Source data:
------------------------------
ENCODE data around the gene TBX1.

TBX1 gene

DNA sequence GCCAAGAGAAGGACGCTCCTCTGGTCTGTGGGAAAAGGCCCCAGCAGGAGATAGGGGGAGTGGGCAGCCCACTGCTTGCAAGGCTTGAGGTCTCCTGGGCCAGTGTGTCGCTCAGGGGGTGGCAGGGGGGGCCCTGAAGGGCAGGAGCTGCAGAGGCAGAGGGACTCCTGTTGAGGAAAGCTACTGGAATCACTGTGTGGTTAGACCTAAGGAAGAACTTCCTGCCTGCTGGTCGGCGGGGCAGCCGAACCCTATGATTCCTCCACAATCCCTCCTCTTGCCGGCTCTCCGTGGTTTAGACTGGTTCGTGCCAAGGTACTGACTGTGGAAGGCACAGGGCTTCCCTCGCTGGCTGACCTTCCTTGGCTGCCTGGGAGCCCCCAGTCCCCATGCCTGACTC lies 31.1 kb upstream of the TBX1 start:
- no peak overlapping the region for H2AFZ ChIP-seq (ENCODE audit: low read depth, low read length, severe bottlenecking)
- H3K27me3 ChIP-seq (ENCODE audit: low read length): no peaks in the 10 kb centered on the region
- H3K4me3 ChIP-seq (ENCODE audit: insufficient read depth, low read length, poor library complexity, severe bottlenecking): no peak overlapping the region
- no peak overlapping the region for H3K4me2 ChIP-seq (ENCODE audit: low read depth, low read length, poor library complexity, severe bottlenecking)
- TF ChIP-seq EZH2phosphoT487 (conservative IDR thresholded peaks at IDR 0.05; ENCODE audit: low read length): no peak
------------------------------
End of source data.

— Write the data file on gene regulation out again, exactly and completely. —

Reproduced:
ENCODE data around the gene TBX1.

TBX1 gene

DNA sequence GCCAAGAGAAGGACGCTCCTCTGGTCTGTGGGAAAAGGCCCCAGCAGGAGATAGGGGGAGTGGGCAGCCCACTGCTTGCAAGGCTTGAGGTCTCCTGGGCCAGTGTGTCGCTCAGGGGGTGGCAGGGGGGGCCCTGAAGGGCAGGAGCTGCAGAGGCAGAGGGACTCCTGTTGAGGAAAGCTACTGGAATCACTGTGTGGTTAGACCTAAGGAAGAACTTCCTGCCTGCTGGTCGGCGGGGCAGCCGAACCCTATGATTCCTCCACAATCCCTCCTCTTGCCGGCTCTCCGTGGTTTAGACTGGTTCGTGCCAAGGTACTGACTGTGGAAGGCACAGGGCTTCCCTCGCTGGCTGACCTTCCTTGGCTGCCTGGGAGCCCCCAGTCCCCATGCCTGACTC lies 31.1 kb upstream of the TBX1 start:
- no peak overlapping the region for H2AFZ ChIP-seq (ENCODE audit: low read depth, low read length, severe bottlenecking)
- H3K27me3 ChIP-seq (ENCODE audit: low read length): no peaks in the 10 kb centered on the region
- H3K4me3 ChIP-seq (ENCODE audit: insufficient read depth, low read length, poor library complexity, severe bottlenecking): no peak overlapping the region
- no peak overlapping the region for H3K4me2 ChIP-seq (ENCODE audit: low read depth, low read length, poor library complexity, severe bottlenecking)
- TF ChIP-seq EZH2phosphoT487 (conservative IDR thresholded peaks at IDR 0.05; ENCODE audit: low read length): no peak